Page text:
7. By now, all of you are aware that at the last Pre-Conciliar Conference held in Chambésy in February of this year, the process came to an impasse over the final issues of autocephaly and the way it is to be proclaimed, and over the order of the Diptychs. This lack of consensus among the representatives of the Autocephalous Churches has cast into doubt whether the climate and preparatory work necessary of a Great and Holy Council will exist in the near future. And of course, this affects the final efficacy of our work in the Assembly. Although this may be the case, we, the Bishops of this region, still have the responsibility to carry on with the vital work before us, whether the calling of the Great and Holy Council is delayed or not. The progress that we can make through the Assembly is in no way hindered by any uncertainties that may lie ahead. We still need to have a complete registry of canonical Hierarchs, clergy and communities. We still need to look at our liturgical life and understand the unique traditions represented by our individual flocks, and work toward and commonly held, shared linguistic traditions for the English-speaking, Greek-speaking, Russian-speaking, French-speaking and Spanish-speaking faithful of the region. We still need to examine the canonical and pastoral practices that affect the lives of our faithful, so that as Orthodox Hierarchs, we uphold the unity of the Faith while at the same time we express the diversity of our flocks.
8. As I stated last year, the problems that affect our faithful are manifold. I call them to mind again for your consideration:
a) Some Orthodox jurisdictions receive persons from Roman Catholic and certain Protestant bodies into Holy Orthodoxy by baptism and chrismation, some by chrismation alone, and some merely by confession of faith.
b) Some jurisdictions receive Latin clergy converting to Holy Orthodoxy merely by vesting, while others ordain.
c) Some jurisdictions recognize all marriages performed outside Holy Orthodoxy as being real marriages (though certainly not sacramental) whether performed for an Orthodox or non-Orthodox, while others recognize no marriages performed outside Holy Orthodoxy whether performed for an Orthodox or a non-Orthodox. This results in a non-Orthodox married couple having to be married by the Church when they convert in one jurisdiction, while in another they are received without the need for an Orthodox marriage service to be performed for them.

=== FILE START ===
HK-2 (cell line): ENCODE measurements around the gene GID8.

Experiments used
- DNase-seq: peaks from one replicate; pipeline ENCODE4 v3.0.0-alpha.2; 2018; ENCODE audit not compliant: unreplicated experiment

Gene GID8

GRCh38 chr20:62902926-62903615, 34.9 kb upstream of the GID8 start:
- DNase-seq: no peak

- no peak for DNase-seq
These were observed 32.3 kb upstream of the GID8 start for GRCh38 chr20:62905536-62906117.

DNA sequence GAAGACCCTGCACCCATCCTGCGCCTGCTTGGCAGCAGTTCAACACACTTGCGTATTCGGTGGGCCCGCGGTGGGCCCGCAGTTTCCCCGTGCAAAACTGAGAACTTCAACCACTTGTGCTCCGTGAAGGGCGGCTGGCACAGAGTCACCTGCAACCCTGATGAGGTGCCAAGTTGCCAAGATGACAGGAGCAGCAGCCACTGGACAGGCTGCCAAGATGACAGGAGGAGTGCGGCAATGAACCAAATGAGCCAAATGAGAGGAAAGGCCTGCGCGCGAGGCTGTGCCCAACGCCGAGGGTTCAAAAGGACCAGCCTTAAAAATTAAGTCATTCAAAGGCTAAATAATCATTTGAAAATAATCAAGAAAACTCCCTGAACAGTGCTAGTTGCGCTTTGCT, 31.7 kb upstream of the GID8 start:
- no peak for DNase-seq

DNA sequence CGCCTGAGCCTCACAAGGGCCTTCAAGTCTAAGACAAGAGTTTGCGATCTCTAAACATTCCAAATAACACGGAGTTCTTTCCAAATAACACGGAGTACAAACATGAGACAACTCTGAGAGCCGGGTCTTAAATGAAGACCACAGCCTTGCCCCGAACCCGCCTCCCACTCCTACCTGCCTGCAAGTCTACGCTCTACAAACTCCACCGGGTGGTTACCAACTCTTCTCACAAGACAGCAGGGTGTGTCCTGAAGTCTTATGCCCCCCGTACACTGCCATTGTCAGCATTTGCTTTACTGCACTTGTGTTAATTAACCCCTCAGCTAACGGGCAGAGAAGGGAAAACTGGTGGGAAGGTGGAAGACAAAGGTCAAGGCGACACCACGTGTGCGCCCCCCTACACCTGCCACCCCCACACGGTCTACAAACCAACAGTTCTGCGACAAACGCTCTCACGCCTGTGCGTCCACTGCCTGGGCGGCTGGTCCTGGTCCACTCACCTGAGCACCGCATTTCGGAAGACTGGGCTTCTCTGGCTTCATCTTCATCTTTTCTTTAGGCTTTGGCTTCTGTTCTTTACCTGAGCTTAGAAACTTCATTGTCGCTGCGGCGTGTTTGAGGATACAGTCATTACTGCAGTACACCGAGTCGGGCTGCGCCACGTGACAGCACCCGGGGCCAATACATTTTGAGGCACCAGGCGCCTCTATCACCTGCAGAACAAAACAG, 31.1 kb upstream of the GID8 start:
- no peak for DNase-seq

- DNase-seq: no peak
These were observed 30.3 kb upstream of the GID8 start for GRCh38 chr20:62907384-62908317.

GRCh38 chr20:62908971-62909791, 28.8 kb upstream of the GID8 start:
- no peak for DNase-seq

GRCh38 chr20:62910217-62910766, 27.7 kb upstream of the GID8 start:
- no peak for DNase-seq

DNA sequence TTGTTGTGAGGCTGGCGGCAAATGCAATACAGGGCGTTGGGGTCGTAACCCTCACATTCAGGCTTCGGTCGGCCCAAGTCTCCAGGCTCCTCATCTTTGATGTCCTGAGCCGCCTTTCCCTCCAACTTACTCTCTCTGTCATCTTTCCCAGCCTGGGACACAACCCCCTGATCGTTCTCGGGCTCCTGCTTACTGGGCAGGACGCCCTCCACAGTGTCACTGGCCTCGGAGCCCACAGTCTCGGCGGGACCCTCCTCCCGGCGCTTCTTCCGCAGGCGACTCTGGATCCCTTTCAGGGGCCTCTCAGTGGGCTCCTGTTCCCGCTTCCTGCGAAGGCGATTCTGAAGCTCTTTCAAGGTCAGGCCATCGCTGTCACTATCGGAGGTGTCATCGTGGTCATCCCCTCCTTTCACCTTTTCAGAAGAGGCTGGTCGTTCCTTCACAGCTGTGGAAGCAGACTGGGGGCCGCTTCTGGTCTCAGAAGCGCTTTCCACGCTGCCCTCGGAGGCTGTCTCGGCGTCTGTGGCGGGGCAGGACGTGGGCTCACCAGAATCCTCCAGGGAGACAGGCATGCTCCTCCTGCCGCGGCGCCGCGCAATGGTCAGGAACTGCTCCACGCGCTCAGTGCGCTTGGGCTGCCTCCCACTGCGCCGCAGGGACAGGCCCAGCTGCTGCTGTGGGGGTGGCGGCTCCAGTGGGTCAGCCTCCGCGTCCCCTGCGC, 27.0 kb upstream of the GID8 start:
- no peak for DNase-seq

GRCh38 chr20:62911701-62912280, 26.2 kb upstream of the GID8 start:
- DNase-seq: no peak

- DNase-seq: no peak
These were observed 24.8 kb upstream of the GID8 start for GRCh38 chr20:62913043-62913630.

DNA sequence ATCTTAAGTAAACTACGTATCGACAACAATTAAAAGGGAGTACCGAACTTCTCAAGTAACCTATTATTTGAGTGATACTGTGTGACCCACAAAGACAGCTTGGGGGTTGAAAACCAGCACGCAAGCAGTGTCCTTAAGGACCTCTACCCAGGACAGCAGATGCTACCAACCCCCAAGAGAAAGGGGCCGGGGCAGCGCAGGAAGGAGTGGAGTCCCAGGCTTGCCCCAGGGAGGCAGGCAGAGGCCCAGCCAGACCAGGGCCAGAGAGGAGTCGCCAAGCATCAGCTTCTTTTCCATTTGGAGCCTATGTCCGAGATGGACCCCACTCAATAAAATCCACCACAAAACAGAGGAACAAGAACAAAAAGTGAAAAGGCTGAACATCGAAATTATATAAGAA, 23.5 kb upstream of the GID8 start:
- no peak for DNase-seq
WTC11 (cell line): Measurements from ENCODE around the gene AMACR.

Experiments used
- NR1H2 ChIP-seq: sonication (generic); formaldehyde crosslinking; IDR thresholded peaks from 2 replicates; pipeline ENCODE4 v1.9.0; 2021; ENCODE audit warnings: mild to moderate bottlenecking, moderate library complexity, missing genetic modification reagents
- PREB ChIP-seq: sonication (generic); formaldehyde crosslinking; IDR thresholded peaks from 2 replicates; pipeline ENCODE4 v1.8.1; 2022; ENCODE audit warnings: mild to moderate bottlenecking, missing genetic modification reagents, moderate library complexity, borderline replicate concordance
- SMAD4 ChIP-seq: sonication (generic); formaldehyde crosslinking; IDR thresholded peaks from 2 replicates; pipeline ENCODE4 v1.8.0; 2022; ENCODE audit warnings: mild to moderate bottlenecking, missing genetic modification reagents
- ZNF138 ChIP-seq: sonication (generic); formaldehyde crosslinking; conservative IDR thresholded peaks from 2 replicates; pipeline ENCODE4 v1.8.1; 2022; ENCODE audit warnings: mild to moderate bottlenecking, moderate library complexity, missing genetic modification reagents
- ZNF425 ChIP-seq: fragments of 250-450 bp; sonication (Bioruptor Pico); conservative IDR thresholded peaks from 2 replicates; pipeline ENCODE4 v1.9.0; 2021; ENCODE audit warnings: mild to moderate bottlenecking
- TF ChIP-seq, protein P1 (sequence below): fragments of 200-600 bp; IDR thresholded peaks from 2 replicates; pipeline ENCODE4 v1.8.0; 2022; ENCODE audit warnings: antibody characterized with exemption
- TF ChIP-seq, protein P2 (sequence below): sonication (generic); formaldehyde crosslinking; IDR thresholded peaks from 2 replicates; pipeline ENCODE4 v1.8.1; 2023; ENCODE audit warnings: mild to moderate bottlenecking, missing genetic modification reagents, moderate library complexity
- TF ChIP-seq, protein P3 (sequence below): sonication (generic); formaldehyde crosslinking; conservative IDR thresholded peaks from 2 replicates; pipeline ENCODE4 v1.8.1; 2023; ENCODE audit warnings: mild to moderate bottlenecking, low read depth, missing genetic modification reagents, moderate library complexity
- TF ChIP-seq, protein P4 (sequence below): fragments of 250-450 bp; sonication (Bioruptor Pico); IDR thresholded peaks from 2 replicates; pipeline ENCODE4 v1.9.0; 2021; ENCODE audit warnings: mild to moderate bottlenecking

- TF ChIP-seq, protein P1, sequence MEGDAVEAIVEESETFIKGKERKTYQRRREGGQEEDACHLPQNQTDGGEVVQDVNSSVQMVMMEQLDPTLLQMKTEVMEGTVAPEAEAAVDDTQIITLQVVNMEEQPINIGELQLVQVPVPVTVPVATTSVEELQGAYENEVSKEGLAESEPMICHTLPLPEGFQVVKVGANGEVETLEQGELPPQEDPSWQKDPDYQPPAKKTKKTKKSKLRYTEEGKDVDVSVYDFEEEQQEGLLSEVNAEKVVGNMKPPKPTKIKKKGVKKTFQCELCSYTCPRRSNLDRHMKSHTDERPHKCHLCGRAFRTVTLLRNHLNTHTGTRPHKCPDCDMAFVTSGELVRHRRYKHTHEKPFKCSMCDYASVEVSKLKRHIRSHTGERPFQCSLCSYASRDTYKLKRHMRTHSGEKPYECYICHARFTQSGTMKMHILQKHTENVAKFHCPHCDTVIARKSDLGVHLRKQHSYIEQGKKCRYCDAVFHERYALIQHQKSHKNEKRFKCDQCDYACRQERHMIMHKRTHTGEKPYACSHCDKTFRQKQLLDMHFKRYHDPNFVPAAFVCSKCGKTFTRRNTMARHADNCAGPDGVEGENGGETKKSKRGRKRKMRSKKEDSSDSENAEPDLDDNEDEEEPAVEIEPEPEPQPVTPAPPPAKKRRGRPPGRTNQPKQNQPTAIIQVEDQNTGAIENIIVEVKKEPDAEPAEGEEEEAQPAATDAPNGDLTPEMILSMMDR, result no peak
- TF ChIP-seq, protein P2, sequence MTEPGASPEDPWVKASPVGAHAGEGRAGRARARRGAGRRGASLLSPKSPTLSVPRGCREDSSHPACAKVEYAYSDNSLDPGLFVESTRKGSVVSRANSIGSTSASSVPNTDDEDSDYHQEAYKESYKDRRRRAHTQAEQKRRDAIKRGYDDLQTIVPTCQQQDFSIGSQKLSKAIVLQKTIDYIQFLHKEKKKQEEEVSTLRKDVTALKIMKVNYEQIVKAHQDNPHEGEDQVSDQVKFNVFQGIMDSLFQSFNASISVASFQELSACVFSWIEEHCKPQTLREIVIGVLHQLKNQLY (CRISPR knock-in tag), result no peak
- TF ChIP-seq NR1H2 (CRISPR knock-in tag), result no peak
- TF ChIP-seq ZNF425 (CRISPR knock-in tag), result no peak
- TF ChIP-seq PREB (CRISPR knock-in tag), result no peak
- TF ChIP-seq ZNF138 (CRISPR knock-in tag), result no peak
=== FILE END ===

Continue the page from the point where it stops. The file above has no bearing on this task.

d) Some Orthodox jurisdictions bury suicides under certain circumstances, while others forbid the burial of suicides under all circumstances.
e) Some jurisdictions bury a person who was cremated with all funeral rites in the church temple, others permit only Trisagion Prayers of Mercy in the funeral home, and some forbid any prayers anywhere for a person who was cremated.
f) Some jurisdictions recognize civil divorce as complete and sufficient for ecclesiastical purposes, while others do not recognize civil divorce at all and insist on Ecclesiastical Courts.
g) Some jurisdictions penance a person when he/she is divorced (either by civil or Church court), while others penance a person only after he/she enters into a second or third marriage.
h) Some jurisdictions have in the past accepted clergy suspended or even deposed by other jurisdictions.
i) Some jurisdictions ignore bans of excommunication pronounced by hierarchs of other jurisdictions.
We need to look carefully at the models of canonical regularization that we would present to a future Great and Holy Council, so that when we are called to give an accounting of our ministry here in this region, we shall be ready with an answer to the Church Universal, and help to canonize the region in accordance with Orthodox canonical practice and tradition. We also must apply ourselves to constructive interaction with our Mother Churches, so that our irenic and fraternal good relations can inform the international scene where political tensions often influence Church relations.